Total Recall ⭐️⭐️⭐️⭐️
Comcast is doing well with their internet business in the pandemic. Owning a high speed internet service, especially during the pandemic, is a great business. Just having any significant stake in major internet-related access is a worthwhile — at least as long as end consumers are paying for it.
There have been various degrees of “let’s make free internet access everywhere a reality” but the logistics of “free” are a subject beyond the scope of this post. I will say anything labeled as “free” is a business illusion. There are no truly, completely free lunches in this world, unless maybe we’re talking about air and you might remember in Total Recall the antagonist Vilos Cohaagen (Ronnie Cox) profited from the air on Mars.
It’s a different story, though, for Comcast’s legacy business. Surging use of streaming-video services and the rising number of smart devices per household are driving more people to seek internet service and faster speeds. Comcast signed up 800,000 internet subscribers in the first half of the year, nearly offsetting the 815,000 residential pay-TV customers it lost in that span. The unit generated 61% of Comcast’s revenue in the June quarter and 77% of its adjusted Ebitda.As Disney Retreats, AT&T and Comcast Have Options
Those who are cutting the cord in mass exodus from traditional cable might think Comcast is hemorrhaging cash. It would seem Comcast understood this by the launch of Peacock, their Flex box and $100 million acquisition of Xumo (which now has 24+ million subscribers) in early 2020. They seem to be pivoting to that business vs. losing their customers completely — those that don’t have/need their internet service.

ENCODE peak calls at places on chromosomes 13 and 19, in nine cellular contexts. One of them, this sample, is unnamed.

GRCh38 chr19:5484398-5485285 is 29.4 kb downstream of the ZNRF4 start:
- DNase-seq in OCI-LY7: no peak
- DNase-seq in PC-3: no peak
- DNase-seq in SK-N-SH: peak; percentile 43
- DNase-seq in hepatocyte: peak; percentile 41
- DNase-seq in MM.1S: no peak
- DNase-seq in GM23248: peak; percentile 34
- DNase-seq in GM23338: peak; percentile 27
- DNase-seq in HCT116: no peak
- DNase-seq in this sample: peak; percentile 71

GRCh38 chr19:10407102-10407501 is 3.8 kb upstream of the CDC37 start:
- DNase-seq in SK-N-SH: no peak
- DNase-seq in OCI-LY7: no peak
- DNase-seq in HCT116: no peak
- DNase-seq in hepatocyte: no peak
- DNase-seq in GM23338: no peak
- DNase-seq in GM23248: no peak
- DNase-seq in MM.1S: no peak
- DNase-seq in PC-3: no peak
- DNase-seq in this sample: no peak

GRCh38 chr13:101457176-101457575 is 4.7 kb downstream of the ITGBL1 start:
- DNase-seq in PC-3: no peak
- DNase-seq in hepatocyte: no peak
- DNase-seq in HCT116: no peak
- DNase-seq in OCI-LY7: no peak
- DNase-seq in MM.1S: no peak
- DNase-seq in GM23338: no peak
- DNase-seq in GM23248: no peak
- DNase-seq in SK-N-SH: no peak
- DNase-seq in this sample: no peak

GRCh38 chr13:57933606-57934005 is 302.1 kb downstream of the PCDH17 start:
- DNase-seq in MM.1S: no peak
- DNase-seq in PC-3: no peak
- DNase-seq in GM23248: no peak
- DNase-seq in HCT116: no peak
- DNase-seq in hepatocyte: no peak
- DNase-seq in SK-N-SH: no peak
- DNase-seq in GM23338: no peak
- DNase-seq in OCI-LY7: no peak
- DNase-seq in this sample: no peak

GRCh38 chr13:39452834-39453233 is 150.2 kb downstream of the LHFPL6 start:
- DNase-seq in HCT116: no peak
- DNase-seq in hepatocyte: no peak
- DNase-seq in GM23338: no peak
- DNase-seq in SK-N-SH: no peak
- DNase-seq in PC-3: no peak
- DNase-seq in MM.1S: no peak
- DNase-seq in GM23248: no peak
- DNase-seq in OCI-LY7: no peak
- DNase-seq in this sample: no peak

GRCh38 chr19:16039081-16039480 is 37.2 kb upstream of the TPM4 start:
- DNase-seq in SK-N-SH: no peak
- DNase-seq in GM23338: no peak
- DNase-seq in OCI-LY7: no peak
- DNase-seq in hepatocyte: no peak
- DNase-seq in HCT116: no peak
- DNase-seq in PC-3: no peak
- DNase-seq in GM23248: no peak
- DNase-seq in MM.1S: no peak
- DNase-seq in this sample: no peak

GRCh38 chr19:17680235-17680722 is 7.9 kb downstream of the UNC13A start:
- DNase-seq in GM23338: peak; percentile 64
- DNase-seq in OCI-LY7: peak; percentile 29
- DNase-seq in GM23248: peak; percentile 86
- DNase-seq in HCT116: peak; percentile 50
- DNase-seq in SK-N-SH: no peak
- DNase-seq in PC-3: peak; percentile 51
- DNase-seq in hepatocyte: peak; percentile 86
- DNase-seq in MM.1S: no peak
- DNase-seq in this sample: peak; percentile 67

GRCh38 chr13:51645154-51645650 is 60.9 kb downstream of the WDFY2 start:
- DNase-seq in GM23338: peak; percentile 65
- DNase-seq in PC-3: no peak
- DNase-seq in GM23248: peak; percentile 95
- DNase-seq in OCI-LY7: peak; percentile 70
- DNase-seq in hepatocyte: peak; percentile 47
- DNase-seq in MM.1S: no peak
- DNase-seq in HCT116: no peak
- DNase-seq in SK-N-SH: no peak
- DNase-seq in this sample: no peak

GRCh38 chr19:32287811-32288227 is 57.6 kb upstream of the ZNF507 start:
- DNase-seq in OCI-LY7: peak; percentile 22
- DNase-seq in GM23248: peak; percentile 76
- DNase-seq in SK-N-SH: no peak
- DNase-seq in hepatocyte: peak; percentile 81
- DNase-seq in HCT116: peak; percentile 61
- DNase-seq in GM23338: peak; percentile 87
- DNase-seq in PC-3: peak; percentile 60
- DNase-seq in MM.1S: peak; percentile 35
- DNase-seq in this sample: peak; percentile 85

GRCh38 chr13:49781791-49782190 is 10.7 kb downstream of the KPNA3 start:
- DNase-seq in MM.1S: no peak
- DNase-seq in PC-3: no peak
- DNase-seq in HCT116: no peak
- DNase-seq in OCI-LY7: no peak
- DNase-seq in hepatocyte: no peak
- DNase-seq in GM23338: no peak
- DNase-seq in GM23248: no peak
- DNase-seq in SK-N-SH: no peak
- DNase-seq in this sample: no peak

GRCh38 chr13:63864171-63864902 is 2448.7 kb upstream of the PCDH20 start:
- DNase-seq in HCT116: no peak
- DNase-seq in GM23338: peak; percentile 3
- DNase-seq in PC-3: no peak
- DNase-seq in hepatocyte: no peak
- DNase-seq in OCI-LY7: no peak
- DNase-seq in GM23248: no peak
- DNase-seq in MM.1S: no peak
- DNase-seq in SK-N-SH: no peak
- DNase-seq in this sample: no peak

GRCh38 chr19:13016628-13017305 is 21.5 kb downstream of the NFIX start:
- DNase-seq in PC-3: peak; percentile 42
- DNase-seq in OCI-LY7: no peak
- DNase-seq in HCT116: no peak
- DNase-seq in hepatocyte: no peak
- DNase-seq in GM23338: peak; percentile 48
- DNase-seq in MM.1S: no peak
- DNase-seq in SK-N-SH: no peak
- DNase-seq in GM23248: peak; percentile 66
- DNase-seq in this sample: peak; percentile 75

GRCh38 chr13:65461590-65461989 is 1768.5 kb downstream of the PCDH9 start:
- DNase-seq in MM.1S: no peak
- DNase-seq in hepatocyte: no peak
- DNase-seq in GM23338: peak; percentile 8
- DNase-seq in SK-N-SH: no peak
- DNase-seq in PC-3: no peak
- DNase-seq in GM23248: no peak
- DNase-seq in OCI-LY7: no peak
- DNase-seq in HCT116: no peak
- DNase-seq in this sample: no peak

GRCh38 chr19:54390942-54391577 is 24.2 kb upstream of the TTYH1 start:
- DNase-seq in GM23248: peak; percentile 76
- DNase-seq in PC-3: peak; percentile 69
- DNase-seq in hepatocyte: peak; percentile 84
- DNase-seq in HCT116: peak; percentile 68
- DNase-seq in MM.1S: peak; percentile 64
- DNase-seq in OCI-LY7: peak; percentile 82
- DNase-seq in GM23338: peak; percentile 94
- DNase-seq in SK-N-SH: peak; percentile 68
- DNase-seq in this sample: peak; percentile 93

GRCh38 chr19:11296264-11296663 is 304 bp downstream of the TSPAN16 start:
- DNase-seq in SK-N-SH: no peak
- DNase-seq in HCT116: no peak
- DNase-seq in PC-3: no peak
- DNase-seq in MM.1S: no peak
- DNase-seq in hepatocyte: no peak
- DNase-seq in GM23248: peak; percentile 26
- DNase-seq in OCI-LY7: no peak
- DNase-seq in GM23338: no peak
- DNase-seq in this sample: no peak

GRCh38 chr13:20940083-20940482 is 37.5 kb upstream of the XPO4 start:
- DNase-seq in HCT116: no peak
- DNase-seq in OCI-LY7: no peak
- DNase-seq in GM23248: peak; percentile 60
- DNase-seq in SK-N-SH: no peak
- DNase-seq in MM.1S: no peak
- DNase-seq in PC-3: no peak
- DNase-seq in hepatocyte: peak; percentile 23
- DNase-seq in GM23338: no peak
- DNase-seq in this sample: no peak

Whether or not the Flex box is any kind of contender vs. Roku, Amazon Fire and the new Google Chromecast + TV remains to be seen. The logical bet would be on Amazon on Google, although I’d like to see Roku continue to be the leader in the space simply because they are not Amazon or Google. A business should only get so big in the tech space before it is too big. There should be no argument, except from those investing in these two tech goliath’s, that they are too big.
So … what does this mean?
Unless you are looking for a future where free Wi-Fi is everywhere, probably controlled by ads (sigh), having your own home internet service will remain a staple utility like water, sewer and garbage service. Yes, you could be on a well and use nature to avoid those as well. I almost mentioned electricity, but in the move to go green, solar increasingly is looking like the way to go there.
We’re in a seismic shift from the old guards to new guards. Those in the tech sector are familiar with this activity and some even embracing it.
Whatever you’re reading out there about Comcast possibly being in some kind of trouble, articles like the one above are much closer to the reality, or so at least this early adopter, once upon a time horror novelist techie thinks. Sure, their customer base needs are changing, but then that writing has been on the wall for years now.